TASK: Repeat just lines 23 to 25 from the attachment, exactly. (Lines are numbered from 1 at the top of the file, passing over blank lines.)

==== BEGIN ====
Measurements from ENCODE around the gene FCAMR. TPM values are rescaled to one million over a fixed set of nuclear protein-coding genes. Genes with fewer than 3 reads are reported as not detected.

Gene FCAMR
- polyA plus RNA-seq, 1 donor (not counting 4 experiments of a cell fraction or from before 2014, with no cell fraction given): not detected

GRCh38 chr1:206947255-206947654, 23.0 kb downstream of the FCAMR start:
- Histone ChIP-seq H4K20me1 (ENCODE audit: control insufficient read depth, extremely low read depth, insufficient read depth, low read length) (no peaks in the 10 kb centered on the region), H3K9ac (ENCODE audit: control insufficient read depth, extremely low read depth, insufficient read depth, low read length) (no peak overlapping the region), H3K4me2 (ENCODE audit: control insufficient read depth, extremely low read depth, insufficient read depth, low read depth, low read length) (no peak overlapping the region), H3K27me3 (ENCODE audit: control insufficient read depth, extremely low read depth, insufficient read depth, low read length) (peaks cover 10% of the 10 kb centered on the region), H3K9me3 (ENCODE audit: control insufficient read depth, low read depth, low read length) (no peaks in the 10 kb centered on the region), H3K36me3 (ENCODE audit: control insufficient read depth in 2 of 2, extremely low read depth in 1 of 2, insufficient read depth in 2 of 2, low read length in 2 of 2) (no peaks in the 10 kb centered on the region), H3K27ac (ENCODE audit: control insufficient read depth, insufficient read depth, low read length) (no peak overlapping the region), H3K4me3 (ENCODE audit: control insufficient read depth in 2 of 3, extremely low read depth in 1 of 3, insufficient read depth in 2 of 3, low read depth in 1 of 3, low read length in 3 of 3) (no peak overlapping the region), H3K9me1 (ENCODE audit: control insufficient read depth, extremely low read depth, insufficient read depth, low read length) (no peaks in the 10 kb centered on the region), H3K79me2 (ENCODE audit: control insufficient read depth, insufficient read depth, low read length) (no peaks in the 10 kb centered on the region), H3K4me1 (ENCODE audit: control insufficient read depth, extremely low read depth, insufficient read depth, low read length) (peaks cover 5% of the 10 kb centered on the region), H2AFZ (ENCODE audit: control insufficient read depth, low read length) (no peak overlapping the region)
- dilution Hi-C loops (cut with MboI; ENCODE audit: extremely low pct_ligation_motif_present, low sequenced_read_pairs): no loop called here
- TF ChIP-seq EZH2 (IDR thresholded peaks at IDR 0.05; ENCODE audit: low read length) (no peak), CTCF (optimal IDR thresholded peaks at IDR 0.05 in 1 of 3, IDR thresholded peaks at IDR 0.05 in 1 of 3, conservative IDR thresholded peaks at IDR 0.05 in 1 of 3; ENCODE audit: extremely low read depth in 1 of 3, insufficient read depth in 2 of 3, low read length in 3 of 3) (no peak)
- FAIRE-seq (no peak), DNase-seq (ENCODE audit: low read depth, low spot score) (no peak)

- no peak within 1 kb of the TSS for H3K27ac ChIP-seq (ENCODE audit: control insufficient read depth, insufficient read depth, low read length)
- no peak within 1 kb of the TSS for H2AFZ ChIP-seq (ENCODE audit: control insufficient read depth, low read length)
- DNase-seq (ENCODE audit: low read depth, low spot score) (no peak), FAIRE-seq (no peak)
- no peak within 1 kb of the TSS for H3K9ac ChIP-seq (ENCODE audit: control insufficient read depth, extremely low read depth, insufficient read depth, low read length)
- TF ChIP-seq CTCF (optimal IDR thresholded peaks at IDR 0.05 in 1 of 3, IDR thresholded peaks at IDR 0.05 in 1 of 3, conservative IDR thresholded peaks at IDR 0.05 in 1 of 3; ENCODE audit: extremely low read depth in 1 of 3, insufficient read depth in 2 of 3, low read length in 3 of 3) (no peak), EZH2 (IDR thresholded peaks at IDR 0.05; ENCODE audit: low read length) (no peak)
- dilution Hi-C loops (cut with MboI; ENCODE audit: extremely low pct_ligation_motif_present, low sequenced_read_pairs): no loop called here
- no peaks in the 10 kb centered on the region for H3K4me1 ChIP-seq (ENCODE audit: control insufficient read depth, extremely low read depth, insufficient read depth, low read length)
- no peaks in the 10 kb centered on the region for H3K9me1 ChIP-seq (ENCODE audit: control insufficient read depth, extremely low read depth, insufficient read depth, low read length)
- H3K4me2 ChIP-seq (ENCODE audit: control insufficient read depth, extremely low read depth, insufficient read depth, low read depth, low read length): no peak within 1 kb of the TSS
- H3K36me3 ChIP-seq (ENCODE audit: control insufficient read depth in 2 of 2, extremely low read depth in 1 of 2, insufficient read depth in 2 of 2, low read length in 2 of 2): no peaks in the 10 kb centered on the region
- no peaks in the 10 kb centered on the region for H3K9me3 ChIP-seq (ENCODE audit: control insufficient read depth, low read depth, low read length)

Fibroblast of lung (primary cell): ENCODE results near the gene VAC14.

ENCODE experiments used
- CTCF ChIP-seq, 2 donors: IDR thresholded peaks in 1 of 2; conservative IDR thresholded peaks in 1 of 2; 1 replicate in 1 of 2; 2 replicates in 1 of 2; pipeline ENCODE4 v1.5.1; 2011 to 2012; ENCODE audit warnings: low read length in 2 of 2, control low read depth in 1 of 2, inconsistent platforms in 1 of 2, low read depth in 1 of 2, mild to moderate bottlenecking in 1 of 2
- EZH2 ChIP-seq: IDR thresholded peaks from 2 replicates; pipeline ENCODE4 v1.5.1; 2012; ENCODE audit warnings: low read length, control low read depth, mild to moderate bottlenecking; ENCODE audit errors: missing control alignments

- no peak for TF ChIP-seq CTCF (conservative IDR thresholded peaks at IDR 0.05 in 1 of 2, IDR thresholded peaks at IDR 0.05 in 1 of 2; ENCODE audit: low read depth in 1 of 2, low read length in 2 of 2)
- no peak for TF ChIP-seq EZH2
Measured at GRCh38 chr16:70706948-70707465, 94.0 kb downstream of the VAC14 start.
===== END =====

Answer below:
- EZH2 ChIP-seq: IDR thresholded peaks from 2 replicates; pipeline ENCODE4 v1.5.1; 2012; ENCODE audit warnings: low read length, control low read depth, mild to moderate bottlenecking; ENCODE audit errors: missing control alignments

- no peak for TF ChIP-seq CTCF (conservative IDR thresholded peaks at IDR 0.05 in 1 of 2, IDR thresholded peaks at IDR 0.05 in 1 of 2; ENCODE audit: low read depth in 1 of 2, low read length in 2 of 2)
- no peak for TF ChIP-seq EZH2